Saturday, June 19, 2010
And since this trans-Neptunian object is turning out to be quite notable, perhaps it could stand to be given a name.
The news on this object is from about two days ago, and you can read about it here, here and here. The reason why the news happened now is because it recently passed in front of a star (October last year, but the report wasn't published until now), and that enabled astronomers to learn much more about it such as its size and albedo. The problem with observing distant objects is that astronomers often have to just guess at its size only by how much light it gives off, but that could mean a large fairly dark object or a smaller but very bright one instead. Infrared astronomy can help here, or an occultation like the one last year.
Now we know that the object has a radius of some 143 km, a very high albedo, and lots and lots of ice. News like this, though not immediately applicable to exploration considering its distance (farther out than Pluto), is always welcome in the battle to change the (relatively boring) public perception of the Solar System as nine planets and then a lot of nothing, into eventually a perception closer to the reality - eight major planets, four (but certainly many more undiscovered) dwarf or minor planets, plus a lot of other really interesting bodies here and there stretching out perhaps as far as a light year away. And hopefully one or more brown dwarfs nearby, of course.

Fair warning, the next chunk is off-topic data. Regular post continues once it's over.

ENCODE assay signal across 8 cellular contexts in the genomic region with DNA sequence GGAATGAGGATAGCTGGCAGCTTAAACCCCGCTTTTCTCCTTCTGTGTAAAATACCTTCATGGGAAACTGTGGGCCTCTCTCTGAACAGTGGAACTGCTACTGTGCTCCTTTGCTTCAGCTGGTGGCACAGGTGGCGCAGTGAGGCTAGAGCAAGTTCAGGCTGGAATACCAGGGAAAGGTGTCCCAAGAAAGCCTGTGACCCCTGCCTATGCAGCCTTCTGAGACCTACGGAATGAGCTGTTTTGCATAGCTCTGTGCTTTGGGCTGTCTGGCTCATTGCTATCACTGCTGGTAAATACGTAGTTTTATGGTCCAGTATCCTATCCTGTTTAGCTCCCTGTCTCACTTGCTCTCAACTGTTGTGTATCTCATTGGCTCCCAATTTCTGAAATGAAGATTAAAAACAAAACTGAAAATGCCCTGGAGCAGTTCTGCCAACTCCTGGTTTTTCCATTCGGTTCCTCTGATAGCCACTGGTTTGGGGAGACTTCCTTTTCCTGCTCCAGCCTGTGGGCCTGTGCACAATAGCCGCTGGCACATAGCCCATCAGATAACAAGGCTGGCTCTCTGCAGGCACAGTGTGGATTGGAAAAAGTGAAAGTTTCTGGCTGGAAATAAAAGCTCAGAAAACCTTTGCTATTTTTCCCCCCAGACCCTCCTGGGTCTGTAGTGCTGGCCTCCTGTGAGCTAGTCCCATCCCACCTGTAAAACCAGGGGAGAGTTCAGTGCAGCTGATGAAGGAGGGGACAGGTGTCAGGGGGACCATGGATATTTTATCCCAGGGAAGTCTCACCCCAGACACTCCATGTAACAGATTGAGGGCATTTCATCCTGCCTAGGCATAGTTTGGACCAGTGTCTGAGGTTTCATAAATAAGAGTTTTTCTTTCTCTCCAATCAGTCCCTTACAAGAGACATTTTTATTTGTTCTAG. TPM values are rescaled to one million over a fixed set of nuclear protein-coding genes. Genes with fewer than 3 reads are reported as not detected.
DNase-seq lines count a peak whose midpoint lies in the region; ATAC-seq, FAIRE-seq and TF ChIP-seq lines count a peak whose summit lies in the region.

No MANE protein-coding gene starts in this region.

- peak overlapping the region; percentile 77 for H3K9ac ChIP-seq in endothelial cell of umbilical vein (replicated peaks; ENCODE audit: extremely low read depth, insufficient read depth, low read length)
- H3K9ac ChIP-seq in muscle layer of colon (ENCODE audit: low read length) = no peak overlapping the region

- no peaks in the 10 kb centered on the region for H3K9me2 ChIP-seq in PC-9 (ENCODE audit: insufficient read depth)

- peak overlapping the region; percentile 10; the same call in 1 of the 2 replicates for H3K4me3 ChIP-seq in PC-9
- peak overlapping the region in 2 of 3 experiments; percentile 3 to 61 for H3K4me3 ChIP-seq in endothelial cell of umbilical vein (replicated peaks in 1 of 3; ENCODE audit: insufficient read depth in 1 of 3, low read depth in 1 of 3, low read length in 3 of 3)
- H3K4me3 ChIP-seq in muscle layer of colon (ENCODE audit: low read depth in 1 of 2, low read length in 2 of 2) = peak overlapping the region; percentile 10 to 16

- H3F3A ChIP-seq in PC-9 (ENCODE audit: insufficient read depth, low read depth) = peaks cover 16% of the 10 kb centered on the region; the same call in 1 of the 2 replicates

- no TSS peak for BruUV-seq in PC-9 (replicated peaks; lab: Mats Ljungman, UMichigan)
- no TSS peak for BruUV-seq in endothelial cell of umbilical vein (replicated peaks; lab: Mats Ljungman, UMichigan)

Here's what 55636's orbit looks like:
As for why it has so much ice: unknown. Impacts from other objects usually reduce the albedo of an object, and the object is apparently too small to have volcanoes that would be able to replenish the surface with ice.